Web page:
The You Bet - Red Dog District is a gold mine located in Nevada county, California at an elevation of 2,395 feet.
About the MRDS Data:
All mine locations were obtained from the USGS Mineral Resources Data System. The locations and other information in this database have not been verified for accuracy. It should be assumed that all mines are on private property.
Elevation: 2,395 Feet (730 Meters)
Primary Mineral: Gold
Lat, Long: 39.2091, -120.89860
Map: View on Google Maps
You Bet - Red Dog District MRDS details
Primary: You Bet - Red Dog District
Secondary: Chalk Bluff District
District: You Bet District
Land ownership: BLM Administrative Area
Note: the land ownership field only identifies whether the area the mine is in is generally on public lands like Forest Service or BLM land or if it is in an area that is generally private property. It does not indicate a claim status and does not necessarily indicate an area is open to prospecting.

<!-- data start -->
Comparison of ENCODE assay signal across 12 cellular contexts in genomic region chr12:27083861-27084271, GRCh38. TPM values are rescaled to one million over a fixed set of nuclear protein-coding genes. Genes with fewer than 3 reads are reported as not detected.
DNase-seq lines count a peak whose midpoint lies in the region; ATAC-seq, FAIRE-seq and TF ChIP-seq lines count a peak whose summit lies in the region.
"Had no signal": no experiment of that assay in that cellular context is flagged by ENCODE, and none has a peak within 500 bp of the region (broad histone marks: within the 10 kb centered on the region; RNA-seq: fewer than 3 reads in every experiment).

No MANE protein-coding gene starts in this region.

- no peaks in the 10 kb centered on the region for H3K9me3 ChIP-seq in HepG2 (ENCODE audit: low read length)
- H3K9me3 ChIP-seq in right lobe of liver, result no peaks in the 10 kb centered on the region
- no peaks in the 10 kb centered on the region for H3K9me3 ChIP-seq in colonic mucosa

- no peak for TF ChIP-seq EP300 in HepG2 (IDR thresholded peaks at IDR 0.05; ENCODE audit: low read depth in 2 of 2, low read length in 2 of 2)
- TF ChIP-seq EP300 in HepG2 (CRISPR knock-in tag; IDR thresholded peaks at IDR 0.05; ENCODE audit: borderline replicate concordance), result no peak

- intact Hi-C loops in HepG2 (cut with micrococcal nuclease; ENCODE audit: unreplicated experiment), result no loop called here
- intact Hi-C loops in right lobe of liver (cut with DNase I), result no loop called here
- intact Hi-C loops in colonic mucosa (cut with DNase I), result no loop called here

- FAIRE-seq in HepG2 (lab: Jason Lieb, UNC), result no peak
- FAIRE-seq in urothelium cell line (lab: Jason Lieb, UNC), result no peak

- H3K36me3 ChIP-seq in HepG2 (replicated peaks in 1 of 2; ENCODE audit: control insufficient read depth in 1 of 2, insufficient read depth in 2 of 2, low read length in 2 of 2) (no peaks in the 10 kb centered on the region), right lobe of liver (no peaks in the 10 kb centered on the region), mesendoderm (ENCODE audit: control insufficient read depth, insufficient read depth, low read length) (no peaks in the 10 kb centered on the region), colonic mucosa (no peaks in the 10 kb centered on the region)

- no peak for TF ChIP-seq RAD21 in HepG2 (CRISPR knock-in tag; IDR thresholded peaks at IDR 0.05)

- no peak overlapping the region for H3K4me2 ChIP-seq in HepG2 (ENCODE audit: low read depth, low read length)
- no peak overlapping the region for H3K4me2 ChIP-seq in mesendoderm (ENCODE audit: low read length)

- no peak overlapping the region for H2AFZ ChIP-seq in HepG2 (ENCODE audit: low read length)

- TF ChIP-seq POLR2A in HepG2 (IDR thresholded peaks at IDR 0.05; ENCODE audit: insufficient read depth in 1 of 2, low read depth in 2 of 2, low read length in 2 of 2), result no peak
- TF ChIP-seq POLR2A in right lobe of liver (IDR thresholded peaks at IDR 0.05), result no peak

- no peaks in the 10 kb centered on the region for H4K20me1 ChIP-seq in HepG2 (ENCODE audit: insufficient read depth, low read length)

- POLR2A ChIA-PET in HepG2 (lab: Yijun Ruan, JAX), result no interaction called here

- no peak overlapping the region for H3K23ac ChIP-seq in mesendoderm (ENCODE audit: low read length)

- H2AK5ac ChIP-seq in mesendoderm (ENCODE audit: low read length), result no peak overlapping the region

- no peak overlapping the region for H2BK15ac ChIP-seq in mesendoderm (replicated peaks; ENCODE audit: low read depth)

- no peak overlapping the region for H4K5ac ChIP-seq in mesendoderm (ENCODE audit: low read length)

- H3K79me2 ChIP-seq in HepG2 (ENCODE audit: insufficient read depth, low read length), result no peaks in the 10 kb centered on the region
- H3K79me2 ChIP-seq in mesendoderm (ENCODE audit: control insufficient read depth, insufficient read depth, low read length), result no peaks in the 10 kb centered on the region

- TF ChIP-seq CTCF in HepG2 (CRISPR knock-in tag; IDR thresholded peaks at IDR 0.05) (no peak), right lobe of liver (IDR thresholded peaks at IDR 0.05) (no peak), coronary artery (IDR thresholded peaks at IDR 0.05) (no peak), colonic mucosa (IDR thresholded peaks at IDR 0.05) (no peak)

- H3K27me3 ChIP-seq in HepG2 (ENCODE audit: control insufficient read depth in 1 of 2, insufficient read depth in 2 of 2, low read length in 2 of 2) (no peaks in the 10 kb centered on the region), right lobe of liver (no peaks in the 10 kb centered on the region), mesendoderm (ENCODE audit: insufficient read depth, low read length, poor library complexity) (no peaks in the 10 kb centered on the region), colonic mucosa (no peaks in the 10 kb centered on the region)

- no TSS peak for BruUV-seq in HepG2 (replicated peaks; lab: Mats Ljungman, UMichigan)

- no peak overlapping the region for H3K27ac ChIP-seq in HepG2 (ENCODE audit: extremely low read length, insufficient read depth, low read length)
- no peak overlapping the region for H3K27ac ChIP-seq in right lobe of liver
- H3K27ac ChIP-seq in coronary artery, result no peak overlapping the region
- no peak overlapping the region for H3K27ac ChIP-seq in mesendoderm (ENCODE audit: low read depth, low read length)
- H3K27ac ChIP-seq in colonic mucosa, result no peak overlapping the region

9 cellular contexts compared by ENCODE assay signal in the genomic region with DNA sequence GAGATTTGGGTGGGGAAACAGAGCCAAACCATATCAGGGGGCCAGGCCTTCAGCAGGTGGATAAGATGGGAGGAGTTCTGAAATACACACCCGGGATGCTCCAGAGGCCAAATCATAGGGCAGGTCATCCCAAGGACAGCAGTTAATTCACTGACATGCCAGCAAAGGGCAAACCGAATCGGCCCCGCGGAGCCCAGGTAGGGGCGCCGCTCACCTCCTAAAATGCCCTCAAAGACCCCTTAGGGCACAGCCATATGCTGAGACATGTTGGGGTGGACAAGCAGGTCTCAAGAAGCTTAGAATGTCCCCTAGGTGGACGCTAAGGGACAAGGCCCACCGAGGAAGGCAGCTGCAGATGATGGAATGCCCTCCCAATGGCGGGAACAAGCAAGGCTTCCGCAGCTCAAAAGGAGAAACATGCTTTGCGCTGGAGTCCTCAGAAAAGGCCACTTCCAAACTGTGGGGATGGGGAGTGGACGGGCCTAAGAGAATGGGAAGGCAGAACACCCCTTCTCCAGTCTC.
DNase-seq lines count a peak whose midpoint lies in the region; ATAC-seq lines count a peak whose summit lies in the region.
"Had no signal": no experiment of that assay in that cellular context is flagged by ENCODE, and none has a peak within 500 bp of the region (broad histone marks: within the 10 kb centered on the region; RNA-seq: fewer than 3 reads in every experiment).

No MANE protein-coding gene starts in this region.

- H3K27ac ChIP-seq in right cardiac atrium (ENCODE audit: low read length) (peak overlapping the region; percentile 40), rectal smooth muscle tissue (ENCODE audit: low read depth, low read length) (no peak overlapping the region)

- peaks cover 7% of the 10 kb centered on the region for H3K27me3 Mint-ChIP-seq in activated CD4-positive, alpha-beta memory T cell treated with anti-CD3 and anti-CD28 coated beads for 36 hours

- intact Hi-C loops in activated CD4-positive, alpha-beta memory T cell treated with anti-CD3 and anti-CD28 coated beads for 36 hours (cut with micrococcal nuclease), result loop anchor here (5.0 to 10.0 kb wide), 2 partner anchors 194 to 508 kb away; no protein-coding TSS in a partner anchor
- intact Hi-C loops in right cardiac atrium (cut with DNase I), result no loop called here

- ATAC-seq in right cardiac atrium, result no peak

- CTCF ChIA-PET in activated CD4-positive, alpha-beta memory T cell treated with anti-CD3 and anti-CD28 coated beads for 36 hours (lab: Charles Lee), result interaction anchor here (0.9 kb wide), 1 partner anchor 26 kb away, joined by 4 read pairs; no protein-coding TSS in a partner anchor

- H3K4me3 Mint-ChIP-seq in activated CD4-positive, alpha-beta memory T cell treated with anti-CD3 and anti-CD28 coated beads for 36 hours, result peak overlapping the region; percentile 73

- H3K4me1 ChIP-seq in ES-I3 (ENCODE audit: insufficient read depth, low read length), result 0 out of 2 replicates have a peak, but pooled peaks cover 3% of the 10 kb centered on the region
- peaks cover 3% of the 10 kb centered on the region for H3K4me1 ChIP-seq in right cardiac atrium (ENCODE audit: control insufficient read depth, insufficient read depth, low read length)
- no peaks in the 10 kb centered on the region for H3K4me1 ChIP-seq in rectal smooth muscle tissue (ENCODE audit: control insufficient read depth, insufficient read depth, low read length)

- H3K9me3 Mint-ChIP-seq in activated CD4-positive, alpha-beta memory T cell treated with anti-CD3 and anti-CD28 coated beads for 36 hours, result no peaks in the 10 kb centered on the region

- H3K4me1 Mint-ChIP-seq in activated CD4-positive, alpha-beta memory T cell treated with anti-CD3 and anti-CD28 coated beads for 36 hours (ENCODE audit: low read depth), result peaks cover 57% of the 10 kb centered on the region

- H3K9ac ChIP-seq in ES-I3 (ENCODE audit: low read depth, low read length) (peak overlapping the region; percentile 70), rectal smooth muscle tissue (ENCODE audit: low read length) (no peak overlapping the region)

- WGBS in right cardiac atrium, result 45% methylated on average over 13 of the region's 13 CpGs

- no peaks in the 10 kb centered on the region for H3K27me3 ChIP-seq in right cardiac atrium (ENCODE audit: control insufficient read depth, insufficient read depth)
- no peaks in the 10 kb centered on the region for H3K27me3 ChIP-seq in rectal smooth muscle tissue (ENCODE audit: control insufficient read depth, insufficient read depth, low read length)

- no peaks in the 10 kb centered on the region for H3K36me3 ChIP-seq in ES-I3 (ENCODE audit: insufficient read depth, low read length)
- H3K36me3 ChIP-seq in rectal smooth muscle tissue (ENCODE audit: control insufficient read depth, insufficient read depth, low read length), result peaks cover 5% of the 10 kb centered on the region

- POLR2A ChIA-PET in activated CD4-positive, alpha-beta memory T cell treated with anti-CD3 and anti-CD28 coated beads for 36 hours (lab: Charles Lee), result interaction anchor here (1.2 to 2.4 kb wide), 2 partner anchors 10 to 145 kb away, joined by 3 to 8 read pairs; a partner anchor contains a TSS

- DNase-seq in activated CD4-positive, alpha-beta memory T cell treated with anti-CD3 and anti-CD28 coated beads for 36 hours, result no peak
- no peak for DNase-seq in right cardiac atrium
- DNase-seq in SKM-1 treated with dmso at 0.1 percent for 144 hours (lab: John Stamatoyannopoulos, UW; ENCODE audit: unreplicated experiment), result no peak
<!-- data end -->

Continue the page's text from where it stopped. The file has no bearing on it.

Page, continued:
Administrative Organization: Folsom Field Office (Bureau of Land Management)
Owner Name: Bureau of Land Management
Owner Name: Various private owners
Record Type: District
Operation Category: Past Producer
Deposit Type: Stream placer
Operation Type: Surface-Underground
Discovery Year: 1848
Years of Production:
Mineral Deposit Model
Model Name: Placer Au-PGE
Description: Gills Hill Fault, Foresthill Fault, Melones Fault Zone
Description: Foresthill Fault
Name: Sand and Gravel
Age Type: Host Rock
Age Young: Tertiary